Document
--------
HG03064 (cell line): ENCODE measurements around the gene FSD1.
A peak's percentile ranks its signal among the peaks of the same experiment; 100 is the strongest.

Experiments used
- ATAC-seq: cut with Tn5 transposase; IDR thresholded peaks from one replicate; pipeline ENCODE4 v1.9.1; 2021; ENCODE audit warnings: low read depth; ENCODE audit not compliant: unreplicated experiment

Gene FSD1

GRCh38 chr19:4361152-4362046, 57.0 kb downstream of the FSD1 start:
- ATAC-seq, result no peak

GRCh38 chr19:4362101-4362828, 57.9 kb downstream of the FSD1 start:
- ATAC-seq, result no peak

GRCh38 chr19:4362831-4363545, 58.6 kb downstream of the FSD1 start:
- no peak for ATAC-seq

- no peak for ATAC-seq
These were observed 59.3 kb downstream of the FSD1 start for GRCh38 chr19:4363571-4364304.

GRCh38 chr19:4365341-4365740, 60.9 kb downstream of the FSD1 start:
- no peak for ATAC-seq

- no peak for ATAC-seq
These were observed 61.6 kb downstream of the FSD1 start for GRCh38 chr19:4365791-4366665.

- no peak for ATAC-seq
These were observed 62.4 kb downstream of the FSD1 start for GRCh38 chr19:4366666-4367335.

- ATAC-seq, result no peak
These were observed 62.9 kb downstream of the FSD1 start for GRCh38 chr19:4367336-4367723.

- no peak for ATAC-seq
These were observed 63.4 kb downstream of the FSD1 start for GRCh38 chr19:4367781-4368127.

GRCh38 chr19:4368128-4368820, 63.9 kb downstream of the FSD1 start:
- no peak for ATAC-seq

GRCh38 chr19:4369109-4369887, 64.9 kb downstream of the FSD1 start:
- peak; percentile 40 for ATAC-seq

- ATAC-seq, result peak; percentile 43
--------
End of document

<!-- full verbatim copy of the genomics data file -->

HG03064 (cell line): ENCODE measurements around the gene FSD1.
A peak's percentile ranks its signal among the peaks of the same experiment; 100 is the strongest.

Experiments used
- ATAC-seq: cut with Tn5 transposase; IDR thresholded peaks from one replicate; pipeline ENCODE4 v1.9.1; 2021; ENCODE audit warnings: low read depth; ENCODE audit not compliant: unreplicated experiment

Gene FSD1

GRCh38 chr19:4361152-4362046, 57.0 kb downstream of the FSD1 start:
- ATAC-seq, result no peak

GRCh38 chr19:4362101-4362828, 57.9 kb downstream of the FSD1 start:
- ATAC-seq, result no peak

GRCh38 chr19:4362831-4363545, 58.6 kb downstream of the FSD1 start:
- no peak for ATAC-seq

- no peak for ATAC-seq
These were observed 59.3 kb downstream of the FSD1 start for GRCh38 chr19:4363571-4364304.

GRCh38 chr19:4365341-4365740, 60.9 kb downstream of the FSD1 start:
- no peak for ATAC-seq

- no peak for ATAC-seq
These were observed 61.6 kb downstream of the FSD1 start for GRCh38 chr19:4365791-4366665.

- no peak for ATAC-seq
These were observed 62.4 kb downstream of the FSD1 start for GRCh38 chr19:4366666-4367335.

- ATAC-seq, result no peak
These were observed 62.9 kb downstream of the FSD1 start for GRCh38 chr19:4367336-4367723.

- no peak for ATAC-seq
These were observed 63.4 kb downstream of the FSD1 start for GRCh38 chr19:4367781-4368127.

GRCh38 chr19:4368128-4368820, 63.9 kb downstream of the FSD1 start:
- no peak for ATAC-seq

GRCh38 chr19:4369109-4369887, 64.9 kb downstream of the FSD1 start:
- peak; percentile 40 for ATAC-seq

- ATAC-seq, result peak; percentile 43